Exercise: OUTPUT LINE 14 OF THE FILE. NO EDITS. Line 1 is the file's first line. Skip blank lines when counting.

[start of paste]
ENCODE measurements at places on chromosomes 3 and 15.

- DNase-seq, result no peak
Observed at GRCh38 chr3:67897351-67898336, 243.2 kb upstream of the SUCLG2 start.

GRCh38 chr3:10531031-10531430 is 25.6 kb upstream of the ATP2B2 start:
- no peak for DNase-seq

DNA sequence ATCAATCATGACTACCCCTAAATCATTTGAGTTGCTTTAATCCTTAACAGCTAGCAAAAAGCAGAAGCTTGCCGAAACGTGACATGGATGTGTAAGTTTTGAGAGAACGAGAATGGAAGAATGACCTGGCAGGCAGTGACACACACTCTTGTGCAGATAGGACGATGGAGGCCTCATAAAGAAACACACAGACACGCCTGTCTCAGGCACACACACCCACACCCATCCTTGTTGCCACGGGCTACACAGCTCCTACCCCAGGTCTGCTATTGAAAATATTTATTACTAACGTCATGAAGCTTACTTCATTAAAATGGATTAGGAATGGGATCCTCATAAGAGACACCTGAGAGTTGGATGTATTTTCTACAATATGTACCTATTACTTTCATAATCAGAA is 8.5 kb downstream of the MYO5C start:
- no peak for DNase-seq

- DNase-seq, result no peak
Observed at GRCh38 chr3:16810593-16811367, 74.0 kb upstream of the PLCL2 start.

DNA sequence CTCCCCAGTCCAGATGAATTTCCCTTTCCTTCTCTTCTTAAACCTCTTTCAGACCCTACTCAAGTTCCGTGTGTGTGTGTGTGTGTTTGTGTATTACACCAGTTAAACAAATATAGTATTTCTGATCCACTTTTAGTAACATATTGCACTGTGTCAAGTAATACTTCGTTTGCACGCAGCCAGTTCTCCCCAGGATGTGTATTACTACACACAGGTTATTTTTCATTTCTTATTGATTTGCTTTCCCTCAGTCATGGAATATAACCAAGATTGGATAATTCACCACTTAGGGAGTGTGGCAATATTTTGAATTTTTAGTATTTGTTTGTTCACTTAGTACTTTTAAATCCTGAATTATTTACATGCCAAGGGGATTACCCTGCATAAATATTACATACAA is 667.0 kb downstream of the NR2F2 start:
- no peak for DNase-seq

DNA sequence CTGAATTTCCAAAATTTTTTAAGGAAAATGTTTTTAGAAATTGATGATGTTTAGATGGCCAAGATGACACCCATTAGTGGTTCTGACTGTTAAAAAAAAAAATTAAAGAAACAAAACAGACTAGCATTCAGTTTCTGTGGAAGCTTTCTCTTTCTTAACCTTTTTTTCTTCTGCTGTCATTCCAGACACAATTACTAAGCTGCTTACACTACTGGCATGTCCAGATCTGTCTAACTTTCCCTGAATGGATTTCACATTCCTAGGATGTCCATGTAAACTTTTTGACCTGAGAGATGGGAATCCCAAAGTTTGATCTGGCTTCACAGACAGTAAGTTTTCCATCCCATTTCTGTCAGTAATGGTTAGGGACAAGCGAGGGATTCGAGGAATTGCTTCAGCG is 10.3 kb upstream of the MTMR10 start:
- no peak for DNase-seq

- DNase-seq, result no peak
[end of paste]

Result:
- DNase-seq, result no peak